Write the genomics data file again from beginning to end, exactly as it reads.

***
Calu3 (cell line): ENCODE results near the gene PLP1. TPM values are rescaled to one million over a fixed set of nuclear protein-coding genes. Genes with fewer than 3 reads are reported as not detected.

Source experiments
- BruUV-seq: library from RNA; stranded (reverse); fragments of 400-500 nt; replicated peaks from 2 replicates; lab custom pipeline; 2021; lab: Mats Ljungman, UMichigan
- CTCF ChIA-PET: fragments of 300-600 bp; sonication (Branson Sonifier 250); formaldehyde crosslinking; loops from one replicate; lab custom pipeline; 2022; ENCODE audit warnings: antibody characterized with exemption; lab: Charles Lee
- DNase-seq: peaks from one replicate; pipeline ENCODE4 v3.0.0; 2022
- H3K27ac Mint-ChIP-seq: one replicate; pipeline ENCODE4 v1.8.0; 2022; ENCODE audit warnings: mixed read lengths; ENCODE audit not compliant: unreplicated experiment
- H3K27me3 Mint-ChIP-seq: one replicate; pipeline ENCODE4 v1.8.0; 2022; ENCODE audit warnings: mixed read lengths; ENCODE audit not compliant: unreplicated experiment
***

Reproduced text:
Calu3 (cell line): ENCODE results near the gene PLP1. TPM values are rescaled to one million over a fixed set of nuclear protein-coding genes. Genes with fewer than 3 reads are reported as not detected.

Source experiments
- BruUV-seq: library from RNA; stranded (reverse); fragments of 400-500 nt; replicated peaks from 2 replicates; lab custom pipeline; 2021; lab: Mats Ljungman, UMichigan
- CTCF ChIA-PET: fragments of 300-600 bp; sonication (Branson Sonifier 250); formaldehyde crosslinking; loops from one replicate; lab custom pipeline; 2022; ENCODE audit warnings: antibody characterized with exemption; lab: Charles Lee
- DNase-seq: peaks from one replicate; pipeline ENCODE4 v3.0.0; 2022
- H3K27ac Mint-ChIP-seq: one replicate; pipeline ENCODE4 v1.8.0; 2022; ENCODE audit warnings: mixed read lengths; ENCODE audit not compliant: unreplicated experiment
- H3K27me3 Mint-ChIP-seq: one replicate; pipeline ENCODE4 v1.8.0; 2022; ENCODE audit warnings: mixed read lengths; ENCODE audit not compliant: unreplicated experiment